One of my favorite lines in my book, Beautiful Secret is – “For Italians, blood is more important than breathing.” Family first is a way of life for us. And, close friends become family, so they are woven into our fold of loudness, boldness, honesty, and loyalty.

I’ve taken my kids to Calabria so that they can understand our family values more deeply, so that they perhaps will feel the pull at a young age and never have to ask why we do things differently or wonder exactly where they fit or who they are. As young children, they experienced the energy too. They express it every time their eyes shine with longing to go back to Calabria. Every time, they describe their first gelato, I can taste the heady awe of their first time in Italy.

So, to answer the question – when do I feel most alive?

I’m most alive when I am sitting on my favorite Italian beach, Saline, where the pebbles dig gently into my skin, leaving a trail of pink marks and the rocks rise up from the sea just daring me to use them as a springboard into freedom.  I saunter easily into the clear blue water, my cousins at my sides, playful as first friends. I never feel the chill of the water or the sun’s late summer singe or the scary sting of what may happen tomorrow. I’m alive in the moment.

I’m most alive in all of the moments I spend at that beach and on that mountain and in the company of strangers who became family after just two kisses.

And even though this intensity can’t translate to every moment of my life, it’s okay. The memory residue of these exponentially concentrated moments splices into my day-to-day. In fragments, in shadows, in full-blown gut-punches of nostalgia.

They shake me to life again. The donna whispers an Italian love song and laughs as the words take shape on my lips.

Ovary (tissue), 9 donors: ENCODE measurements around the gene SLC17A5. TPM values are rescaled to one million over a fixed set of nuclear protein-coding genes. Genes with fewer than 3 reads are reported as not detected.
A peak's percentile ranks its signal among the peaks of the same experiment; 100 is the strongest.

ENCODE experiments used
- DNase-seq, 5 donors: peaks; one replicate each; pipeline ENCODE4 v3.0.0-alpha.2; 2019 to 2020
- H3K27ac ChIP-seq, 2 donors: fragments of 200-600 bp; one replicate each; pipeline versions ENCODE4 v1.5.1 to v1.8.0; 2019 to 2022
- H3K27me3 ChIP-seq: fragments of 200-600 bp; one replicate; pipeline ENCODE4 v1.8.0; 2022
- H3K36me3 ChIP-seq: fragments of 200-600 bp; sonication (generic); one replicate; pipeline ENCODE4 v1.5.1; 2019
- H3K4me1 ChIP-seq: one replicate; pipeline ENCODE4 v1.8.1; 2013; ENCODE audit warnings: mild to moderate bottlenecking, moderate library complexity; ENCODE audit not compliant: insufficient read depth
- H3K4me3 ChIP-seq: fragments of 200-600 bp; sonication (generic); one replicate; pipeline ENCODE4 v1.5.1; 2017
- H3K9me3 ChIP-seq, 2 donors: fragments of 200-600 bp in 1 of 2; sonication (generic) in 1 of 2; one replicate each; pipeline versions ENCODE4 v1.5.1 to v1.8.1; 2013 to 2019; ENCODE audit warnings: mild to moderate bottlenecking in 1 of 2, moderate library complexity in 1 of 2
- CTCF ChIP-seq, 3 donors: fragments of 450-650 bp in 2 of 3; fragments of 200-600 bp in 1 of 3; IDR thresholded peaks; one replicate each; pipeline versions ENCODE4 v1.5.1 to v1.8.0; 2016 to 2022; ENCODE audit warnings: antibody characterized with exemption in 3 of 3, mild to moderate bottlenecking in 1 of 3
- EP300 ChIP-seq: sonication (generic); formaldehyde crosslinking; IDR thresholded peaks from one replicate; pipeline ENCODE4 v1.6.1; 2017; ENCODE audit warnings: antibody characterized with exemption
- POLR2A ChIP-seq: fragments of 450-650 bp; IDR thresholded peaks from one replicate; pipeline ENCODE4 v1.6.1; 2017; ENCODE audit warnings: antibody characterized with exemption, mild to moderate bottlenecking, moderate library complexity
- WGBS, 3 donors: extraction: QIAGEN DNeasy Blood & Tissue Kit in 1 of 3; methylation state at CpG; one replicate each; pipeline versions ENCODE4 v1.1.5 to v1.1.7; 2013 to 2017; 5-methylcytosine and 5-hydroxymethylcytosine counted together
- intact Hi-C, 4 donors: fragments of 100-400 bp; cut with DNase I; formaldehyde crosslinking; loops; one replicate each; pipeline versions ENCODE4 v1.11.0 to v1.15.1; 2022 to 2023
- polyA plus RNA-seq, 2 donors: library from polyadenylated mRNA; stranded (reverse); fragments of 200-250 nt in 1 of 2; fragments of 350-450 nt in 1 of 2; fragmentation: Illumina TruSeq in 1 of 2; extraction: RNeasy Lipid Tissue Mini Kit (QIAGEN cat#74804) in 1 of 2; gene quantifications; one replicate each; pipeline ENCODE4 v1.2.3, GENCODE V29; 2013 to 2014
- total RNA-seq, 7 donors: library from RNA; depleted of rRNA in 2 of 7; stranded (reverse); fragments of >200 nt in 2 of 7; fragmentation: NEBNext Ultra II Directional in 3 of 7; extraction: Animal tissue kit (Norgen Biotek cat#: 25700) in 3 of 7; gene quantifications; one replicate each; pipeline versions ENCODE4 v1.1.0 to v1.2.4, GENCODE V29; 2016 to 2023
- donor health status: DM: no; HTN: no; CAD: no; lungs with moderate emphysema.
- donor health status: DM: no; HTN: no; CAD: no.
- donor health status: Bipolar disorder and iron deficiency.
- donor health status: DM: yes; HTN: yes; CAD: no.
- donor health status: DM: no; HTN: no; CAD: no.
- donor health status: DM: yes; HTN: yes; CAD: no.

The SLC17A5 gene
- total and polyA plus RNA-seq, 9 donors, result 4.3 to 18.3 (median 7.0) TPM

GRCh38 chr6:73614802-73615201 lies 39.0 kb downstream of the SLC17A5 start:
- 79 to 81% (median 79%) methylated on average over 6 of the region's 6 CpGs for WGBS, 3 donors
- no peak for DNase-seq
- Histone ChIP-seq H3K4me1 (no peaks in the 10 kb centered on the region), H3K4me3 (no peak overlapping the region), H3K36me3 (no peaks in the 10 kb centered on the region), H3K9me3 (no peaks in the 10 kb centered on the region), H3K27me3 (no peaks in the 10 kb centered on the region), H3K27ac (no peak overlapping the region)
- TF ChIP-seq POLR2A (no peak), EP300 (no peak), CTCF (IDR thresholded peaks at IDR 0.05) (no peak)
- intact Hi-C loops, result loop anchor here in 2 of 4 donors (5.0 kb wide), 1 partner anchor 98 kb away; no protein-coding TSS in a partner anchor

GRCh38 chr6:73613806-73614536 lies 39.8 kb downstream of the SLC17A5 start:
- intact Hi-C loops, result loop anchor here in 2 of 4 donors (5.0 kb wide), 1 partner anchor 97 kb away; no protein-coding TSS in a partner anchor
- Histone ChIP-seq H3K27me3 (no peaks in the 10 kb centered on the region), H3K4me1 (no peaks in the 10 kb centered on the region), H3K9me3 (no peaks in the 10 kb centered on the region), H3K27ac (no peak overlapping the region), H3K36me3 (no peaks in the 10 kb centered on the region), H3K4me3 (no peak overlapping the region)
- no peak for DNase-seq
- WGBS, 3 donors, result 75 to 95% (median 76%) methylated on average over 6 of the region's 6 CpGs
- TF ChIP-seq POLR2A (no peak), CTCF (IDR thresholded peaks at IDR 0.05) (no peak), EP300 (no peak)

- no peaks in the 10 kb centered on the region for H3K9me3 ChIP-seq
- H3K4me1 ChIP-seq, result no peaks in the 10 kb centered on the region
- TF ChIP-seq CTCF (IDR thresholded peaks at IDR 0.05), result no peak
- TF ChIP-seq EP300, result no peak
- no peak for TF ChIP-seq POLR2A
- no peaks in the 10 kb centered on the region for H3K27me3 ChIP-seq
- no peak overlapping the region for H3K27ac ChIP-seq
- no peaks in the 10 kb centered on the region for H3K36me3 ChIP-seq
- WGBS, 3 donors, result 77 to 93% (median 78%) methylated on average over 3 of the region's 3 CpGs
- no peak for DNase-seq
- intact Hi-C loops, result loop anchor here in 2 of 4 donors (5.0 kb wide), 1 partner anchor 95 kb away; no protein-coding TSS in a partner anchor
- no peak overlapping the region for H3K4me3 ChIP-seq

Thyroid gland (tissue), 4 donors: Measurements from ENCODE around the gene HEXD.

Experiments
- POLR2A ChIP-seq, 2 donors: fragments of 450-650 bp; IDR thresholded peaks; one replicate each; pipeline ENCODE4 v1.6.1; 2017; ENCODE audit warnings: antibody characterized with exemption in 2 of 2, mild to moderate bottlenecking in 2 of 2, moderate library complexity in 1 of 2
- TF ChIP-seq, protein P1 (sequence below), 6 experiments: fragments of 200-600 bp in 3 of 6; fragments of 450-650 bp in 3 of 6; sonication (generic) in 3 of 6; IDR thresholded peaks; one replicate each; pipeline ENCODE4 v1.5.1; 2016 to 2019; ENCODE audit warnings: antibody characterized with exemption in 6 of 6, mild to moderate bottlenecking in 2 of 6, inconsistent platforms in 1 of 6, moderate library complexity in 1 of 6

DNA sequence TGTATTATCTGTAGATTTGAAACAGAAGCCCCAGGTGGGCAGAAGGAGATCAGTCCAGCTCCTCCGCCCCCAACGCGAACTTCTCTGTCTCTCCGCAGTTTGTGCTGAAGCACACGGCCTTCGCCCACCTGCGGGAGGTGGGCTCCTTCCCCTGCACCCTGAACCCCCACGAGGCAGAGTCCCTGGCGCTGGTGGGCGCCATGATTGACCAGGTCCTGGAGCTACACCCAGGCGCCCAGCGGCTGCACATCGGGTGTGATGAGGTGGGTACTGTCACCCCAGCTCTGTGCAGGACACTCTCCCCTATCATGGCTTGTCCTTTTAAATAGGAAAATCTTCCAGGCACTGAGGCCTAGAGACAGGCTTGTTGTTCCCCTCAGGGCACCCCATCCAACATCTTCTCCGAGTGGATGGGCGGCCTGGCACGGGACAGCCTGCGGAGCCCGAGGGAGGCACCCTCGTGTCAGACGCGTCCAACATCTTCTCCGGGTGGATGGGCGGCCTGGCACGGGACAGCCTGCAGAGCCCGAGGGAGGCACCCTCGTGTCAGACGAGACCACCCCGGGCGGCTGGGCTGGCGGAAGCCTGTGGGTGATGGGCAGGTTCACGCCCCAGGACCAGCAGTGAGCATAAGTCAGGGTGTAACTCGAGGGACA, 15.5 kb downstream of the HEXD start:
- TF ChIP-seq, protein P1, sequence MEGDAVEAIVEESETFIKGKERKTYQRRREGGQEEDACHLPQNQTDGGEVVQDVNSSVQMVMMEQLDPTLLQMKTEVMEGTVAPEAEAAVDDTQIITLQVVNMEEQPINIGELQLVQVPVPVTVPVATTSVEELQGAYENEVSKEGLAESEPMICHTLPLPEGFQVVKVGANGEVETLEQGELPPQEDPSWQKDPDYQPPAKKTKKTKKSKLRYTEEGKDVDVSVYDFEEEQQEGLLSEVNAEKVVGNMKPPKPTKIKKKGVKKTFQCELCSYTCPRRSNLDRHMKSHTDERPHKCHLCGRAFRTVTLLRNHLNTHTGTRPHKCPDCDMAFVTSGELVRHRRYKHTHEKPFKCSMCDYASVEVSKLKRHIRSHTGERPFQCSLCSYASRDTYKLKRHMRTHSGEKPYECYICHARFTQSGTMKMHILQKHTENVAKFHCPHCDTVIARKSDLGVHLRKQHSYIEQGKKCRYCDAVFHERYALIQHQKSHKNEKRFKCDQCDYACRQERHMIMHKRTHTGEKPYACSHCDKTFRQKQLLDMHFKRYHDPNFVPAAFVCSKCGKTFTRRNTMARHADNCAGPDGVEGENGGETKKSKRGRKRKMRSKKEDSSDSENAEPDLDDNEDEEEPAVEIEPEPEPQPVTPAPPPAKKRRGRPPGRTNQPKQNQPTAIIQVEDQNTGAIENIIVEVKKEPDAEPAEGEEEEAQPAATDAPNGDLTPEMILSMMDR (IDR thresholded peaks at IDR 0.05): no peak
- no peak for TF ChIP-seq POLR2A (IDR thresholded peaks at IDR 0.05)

And I remember, for the moment, who I am. 

Thursday, March 2, 2017

The Birth Of Inspiration - What Moved Me to Write Beautiful Secret.

~For those of you who have read Beautiful Secret and for those of you who are obsessed with the characters and settings...  here is a snapshot of why my first trip to Europe was the birth of my inspiration to write this book. This was originally published on the Pandamoon Publishing website.

This morning I was going through pictures to use for marketing of my upcoming book, Beautiful Secret. Parts of the story are set in Revin, France, which lies in the Meuse River Valley in the Ardennes, just west of the Belgian border.  Quaint Revin is nestled between slate gray mountains and blanketed by thick forest, which gives it a storybook feel. My uncle and aunt – Zia and Zio, as I refer to them, built their home and family there. This month marks twenty-two years since the first time I visited my family in Revin and went on to Italy with them. It seems like an eternity ago. It seems like yesterday.

It was the summer before my senior year of college. Boarding the plane at Pittsburgh International Airport, I felt a sense of dread at leaving my then-boyfriend and college life to go away for three weeks with my parents. My mind was full of all the things I’d miss. I had no idea. No. Idea.
My first few hours in France were a blur of exhaustion. I was so jet-lagged, I slept the morning away along the scenic riverboat cruise of the Seine.

The Seine!

I slept past Notre Dame, for goodness sake!